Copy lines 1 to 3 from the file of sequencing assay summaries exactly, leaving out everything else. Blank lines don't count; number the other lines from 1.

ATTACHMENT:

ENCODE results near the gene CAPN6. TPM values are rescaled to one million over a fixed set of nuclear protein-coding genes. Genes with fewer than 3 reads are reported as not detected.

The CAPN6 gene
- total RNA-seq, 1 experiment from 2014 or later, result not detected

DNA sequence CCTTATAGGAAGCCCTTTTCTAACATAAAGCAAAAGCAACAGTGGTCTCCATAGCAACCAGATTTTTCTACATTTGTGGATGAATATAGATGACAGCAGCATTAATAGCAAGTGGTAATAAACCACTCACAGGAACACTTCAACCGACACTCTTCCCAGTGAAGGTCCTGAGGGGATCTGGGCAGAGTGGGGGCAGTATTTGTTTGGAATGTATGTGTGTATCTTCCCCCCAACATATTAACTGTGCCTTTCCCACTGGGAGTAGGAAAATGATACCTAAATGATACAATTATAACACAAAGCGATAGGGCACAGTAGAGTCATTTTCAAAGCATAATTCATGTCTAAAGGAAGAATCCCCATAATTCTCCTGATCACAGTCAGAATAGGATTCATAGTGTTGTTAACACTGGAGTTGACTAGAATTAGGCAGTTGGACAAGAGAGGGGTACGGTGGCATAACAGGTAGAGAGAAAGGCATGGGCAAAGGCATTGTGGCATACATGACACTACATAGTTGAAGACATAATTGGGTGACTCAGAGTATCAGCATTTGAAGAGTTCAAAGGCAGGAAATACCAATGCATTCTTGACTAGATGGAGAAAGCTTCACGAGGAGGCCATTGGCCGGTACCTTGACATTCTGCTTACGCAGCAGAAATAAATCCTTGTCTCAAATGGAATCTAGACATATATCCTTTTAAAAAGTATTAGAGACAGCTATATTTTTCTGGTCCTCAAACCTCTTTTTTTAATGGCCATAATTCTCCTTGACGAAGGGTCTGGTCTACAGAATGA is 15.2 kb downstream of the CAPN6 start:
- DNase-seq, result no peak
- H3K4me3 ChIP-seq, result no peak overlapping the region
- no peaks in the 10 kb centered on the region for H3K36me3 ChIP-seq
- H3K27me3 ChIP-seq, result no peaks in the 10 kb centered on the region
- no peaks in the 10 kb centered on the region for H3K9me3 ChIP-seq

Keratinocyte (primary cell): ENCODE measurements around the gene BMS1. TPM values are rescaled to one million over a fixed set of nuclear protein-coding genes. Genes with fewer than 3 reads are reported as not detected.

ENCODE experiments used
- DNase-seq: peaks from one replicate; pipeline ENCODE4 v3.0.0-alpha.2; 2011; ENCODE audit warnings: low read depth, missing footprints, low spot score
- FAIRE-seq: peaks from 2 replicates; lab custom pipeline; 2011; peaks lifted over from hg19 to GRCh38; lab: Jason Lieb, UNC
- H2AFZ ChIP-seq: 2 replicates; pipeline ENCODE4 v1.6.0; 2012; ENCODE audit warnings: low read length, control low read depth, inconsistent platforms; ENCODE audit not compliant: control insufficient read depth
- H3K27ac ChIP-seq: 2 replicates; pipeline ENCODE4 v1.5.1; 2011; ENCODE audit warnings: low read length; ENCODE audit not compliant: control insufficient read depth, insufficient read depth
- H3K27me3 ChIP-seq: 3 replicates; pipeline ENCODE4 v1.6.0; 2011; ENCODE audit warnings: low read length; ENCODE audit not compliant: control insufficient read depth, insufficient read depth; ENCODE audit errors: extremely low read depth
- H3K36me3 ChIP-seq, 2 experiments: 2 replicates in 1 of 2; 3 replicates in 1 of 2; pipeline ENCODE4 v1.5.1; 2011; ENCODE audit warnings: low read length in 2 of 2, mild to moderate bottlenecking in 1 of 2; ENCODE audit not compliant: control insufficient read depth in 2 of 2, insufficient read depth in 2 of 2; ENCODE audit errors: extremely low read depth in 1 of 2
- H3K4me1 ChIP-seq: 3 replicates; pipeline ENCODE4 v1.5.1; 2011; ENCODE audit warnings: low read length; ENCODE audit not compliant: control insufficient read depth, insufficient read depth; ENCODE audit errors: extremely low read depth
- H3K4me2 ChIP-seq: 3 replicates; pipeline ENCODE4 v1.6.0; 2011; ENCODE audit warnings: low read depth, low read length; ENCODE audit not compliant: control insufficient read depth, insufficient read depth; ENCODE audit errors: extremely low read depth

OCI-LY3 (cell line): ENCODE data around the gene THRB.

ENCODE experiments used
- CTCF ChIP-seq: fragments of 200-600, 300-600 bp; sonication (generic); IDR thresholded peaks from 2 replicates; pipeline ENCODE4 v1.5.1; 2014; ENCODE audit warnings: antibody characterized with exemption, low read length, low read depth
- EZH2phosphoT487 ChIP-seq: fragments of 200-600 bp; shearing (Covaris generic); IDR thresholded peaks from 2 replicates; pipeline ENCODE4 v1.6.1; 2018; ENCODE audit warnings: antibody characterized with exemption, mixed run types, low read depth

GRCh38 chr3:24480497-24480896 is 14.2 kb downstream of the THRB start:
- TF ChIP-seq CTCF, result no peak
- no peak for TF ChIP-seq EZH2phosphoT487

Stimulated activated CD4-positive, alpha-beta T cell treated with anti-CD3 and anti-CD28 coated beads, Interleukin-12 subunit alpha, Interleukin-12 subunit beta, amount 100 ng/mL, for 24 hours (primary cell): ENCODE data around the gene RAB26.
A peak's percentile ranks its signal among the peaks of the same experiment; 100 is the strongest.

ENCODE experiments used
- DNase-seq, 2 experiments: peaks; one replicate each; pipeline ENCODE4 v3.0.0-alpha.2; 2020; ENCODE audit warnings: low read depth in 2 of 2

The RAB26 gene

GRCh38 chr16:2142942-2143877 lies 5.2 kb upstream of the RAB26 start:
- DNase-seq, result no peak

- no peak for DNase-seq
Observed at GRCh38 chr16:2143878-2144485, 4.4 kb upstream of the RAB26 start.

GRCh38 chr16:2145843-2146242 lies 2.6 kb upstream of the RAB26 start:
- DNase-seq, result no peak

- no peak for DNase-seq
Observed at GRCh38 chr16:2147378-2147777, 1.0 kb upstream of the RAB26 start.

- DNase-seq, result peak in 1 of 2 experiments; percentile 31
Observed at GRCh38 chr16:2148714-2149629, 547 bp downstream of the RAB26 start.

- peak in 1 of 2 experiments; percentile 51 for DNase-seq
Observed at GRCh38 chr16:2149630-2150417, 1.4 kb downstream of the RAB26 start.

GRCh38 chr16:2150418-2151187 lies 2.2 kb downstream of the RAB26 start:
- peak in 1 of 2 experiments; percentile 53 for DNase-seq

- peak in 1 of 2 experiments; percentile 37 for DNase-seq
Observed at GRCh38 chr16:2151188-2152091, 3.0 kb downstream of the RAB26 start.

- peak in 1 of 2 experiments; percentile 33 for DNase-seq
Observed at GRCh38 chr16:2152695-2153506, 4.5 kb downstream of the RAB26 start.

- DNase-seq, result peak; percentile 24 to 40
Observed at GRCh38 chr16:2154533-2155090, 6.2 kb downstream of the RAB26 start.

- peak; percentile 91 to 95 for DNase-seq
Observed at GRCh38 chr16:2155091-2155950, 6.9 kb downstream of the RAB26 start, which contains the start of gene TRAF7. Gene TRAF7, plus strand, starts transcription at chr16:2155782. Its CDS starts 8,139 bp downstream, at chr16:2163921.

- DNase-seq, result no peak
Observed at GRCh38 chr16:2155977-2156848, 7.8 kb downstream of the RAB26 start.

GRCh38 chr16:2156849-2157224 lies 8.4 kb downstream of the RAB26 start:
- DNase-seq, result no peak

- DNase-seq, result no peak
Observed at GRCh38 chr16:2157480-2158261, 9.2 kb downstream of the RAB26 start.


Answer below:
ENCODE results near the gene CAPN6. TPM values are rescaled to one million over a fixed set of nuclear protein-coding genes. Genes with fewer than 3 reads are reported as not detected.

The CAPN6 gene
- total RNA-seq, 1 experiment from 2014 or later, result not detected